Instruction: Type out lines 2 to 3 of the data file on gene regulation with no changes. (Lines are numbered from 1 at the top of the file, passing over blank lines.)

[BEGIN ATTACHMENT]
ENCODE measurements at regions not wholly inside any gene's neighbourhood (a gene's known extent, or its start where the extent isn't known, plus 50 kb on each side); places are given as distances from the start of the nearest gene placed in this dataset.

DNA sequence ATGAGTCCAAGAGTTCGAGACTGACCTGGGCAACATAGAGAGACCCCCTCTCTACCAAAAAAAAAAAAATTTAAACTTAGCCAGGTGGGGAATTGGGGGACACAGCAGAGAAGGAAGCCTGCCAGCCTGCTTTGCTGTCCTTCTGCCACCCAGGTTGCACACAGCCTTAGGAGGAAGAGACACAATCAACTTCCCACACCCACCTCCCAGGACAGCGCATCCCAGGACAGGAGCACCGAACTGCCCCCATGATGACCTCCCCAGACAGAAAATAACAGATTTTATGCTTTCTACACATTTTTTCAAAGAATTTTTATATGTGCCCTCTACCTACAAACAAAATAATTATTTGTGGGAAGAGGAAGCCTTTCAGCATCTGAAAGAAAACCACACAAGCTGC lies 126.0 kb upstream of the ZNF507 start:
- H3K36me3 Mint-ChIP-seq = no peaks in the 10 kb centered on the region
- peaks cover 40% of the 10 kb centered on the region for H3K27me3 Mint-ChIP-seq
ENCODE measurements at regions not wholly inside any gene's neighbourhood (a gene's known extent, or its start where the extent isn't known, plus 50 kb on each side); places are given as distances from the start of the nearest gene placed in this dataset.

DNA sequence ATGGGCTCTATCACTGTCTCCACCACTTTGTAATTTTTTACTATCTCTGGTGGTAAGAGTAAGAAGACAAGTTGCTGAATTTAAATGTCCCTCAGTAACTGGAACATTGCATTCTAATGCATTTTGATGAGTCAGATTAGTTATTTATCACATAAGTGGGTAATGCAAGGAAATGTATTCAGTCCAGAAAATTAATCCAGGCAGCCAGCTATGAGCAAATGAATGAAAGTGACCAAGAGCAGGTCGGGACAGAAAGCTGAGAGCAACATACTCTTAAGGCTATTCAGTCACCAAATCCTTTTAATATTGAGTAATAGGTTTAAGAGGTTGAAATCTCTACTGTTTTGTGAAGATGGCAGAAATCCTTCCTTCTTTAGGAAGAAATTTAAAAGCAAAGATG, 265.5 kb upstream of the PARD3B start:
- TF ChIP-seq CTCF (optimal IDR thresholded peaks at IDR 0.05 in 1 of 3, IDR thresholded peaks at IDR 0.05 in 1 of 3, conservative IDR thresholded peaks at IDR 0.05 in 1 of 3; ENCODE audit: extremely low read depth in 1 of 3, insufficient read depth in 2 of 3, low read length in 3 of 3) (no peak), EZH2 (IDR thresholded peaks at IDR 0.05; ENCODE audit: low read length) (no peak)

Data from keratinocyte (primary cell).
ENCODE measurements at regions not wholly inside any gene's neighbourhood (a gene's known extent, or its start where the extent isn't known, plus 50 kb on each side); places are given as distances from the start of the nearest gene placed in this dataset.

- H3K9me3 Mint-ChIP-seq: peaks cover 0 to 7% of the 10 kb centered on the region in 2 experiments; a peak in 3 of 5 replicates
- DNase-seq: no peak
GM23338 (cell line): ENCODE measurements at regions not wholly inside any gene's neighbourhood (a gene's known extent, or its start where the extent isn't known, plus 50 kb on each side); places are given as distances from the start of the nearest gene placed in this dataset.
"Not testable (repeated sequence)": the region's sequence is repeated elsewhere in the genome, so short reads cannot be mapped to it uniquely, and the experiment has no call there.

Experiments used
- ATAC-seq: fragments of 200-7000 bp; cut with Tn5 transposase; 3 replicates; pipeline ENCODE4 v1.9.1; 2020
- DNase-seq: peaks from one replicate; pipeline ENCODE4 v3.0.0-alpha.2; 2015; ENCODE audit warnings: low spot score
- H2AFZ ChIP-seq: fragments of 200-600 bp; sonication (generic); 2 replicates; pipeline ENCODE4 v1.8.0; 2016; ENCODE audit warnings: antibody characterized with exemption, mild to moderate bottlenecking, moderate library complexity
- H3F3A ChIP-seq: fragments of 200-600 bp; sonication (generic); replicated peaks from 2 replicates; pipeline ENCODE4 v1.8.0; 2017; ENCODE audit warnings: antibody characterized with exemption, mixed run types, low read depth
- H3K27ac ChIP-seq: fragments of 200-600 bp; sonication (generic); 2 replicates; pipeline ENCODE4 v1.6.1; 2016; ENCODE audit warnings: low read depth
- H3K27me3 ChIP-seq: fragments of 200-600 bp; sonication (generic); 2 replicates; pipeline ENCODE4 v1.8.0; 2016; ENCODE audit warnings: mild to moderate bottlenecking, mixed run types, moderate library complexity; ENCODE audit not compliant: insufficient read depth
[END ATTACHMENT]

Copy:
DNA sequence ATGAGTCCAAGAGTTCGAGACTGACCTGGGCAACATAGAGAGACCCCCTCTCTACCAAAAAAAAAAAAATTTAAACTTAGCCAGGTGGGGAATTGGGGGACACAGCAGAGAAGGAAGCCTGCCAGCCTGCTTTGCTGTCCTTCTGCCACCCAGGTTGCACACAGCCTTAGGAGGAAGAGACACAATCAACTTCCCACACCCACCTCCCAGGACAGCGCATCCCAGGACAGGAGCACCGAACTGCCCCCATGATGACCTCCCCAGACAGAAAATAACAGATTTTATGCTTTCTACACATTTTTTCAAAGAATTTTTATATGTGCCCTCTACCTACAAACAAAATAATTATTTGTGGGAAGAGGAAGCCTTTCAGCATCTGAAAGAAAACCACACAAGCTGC lies 126.0 kb upstream of the ZNF507 start:
- H3K36me3 Mint-ChIP-seq = no peaks in the 10 kb centered on the region